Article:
info.(fbase) = N;
end
end
if isstruct(s.(fk))
Tmp = ConvertRawData(s.(fk), info);
end
if ~isempty(Tmp)
if isempty(DataRecord)
DataRecord = Tmp;
else
DataRecord = [DataRecord; Tmp]; %#ok
end
end
end
end
  4 Comments
Bruno Luong
Bruno Luong on 5 Sep 2023
"If I want to loop through and load/work on the cell 1 data, how do i index or reference that?"
filter = [NewDataStruct.DataRecord.Cell] == 1;
DataFiltered = NewDataStruct.DataRecord(filter)

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More Answers (2)

Steven Lord
Steven Lord on 4 Sep 2023
I'd probably store this either as a timetable (with the date and time data stored as the RowTimes, and as many data variables as you need) or as a table with multiple colums for your cell and month data. Then you could use logical indexing into the rows of the tabular array (either using matches or startsWith on the column containing your month "names" or using the month function on the RowTimes and selecting the appropriate month numbers.
  1 Comment
Alex Mason
Alex Mason on 5 Sep 2023
Hi Steven, I will explore this.
Not sure about the timetable and having row names as the time/date? I guess what I could do is literally concatenate 2 new columns "month" and "cell" to the data array and just sift through in that fashion. I could just use logical checks to mask out the chunks of data needed based on month number AND cell number.
I will have a read about timetables though. I am not familiar with them at all which is perhaps why I can't imagine how it might work.

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Bruno Luong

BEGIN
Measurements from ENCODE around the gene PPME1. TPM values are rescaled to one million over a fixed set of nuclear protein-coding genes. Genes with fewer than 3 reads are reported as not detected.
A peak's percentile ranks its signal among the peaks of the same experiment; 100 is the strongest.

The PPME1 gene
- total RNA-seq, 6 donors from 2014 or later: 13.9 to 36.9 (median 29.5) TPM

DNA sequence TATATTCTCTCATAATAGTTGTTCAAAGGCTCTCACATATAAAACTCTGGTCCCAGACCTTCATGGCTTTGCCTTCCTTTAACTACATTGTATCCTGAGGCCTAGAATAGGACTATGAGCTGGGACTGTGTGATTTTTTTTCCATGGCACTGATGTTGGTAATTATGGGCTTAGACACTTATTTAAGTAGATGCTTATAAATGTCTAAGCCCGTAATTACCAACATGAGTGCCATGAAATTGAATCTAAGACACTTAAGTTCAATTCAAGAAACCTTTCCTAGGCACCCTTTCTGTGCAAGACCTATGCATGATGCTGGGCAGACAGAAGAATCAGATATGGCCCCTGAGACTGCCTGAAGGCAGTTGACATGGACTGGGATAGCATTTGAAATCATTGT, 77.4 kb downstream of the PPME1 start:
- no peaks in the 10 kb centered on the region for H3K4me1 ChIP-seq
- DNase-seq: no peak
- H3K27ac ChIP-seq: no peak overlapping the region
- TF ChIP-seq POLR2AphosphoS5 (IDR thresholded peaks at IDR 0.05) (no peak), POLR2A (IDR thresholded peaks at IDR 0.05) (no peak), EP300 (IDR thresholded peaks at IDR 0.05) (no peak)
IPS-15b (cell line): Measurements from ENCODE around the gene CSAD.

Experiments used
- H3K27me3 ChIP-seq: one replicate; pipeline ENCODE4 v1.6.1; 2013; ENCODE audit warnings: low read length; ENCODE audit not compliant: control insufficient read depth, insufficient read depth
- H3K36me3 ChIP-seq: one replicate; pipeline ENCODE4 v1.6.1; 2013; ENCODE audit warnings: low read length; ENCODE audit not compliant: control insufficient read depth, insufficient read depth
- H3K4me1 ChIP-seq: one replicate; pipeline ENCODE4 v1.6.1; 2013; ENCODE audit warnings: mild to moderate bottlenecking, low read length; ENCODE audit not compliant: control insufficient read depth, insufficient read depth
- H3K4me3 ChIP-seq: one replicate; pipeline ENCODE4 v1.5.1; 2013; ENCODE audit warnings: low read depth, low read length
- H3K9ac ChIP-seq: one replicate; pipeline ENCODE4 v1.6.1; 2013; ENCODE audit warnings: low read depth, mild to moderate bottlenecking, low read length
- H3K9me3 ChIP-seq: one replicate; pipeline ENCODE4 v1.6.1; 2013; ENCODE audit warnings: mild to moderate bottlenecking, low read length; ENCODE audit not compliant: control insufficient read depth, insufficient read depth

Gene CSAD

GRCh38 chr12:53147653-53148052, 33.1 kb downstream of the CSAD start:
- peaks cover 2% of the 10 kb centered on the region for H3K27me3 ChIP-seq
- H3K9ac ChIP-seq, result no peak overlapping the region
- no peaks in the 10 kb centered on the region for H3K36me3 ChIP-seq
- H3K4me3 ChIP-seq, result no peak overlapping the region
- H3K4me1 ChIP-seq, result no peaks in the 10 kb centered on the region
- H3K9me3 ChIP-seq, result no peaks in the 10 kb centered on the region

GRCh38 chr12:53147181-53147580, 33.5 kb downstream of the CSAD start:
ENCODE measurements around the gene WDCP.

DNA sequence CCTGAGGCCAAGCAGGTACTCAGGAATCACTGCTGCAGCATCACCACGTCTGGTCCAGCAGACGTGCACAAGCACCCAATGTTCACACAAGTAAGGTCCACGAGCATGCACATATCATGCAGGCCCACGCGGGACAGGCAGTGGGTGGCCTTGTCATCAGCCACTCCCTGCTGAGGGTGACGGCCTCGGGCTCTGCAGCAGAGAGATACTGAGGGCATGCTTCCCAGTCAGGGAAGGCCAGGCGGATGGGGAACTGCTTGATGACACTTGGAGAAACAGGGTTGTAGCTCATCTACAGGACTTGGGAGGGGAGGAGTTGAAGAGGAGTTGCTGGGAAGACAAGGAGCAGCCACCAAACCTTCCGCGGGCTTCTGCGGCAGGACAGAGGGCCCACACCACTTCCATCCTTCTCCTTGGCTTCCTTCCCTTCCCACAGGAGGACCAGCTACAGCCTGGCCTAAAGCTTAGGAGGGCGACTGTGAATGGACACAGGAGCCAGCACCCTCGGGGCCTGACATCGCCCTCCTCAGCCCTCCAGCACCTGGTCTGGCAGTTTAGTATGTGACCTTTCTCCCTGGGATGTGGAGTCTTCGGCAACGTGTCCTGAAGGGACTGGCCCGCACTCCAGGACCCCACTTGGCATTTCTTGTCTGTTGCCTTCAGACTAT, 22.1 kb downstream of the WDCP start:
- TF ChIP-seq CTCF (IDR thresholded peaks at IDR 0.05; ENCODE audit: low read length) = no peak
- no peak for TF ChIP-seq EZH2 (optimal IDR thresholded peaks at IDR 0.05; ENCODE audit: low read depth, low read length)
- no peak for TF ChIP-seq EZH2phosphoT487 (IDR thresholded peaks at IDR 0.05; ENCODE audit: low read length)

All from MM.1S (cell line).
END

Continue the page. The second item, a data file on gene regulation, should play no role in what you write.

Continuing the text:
Bruno Luong on 5 Sep 2023
Edited: Bruno Luong on 5 Sep 2023
If you want to organize as a single giant table.
IMO if you don't need to mix part of the tables, you should not do this way. Keep array of tables as my other solution is better.
load('structure.mat');
NewDataStruct = struct('DataInfo', shareData.DataInfo, ...
'Data', ConvertRawData2SingleTable(shareData, struct()))
function DataRecord = ConvertRawData2SingleTable(s, info)
f = fieldnames(s);
DataRecord = [];
for k=1:length(f)
fk = f{k};
Tmp = [];
switch fk
case 'RawData'
T = s.(fk);
infof = fieldnames(info);
for j=1:length(infof)
T.(infof{j})(:) = info.(infof{j});
end
Tmp = T;
case {'EvaluationData', 'ValidationData'}
info.Type = string(fk);
otherwise
N = regexp(fk,'Month_(\d+)|Cell_(\d+)', 'tokens', 'once');
if ~isempty(N)
N = str2double(N{1});
fbase = fk(1:find(fk=='_',1)-1);
info.(fbase) = N;
end
end
if isstruct(s.(fk))
Tmp = ConvertRawData2SingleTable(s.(fk), info);
end
if ~isempty(Tmp)
if isempty(DataRecord)
DataRecord = Tmp;
else
DataRecord = [DataRecord; Tmp]; %#ok
end
end
end
end
  2 Comments
Bruno Luong
Bruno Luong on 5 Sep 2023
Edited: Bruno Luong on 6 Sep 2023
Note that how the extra memory required by single table storage after conversion
>> whos
Name Size Bytes Class Attributes
NewDataStruct 1x1 362504847 struct
shareData 1x1 165267346 struct
dpb
dpb on 6 Sep 2023
IF were to go to timetable, use the datetime for the date rather than augmenting with a month/day extra columns; use lookup within it for time selection to process; retime might be of use.
In a table, the extra memory is compensated for by the handy nature of rowfun and grouping variables to do all kinds of magical analyses in very few lines of code -- again IF the nature of the analysis is by some set of variables.
If it's simply iterating through each dataset one at a time, not a whole lot to be gained as Bruno says...but we've no knowledge of what your end objectives are with which to guide the tools to use.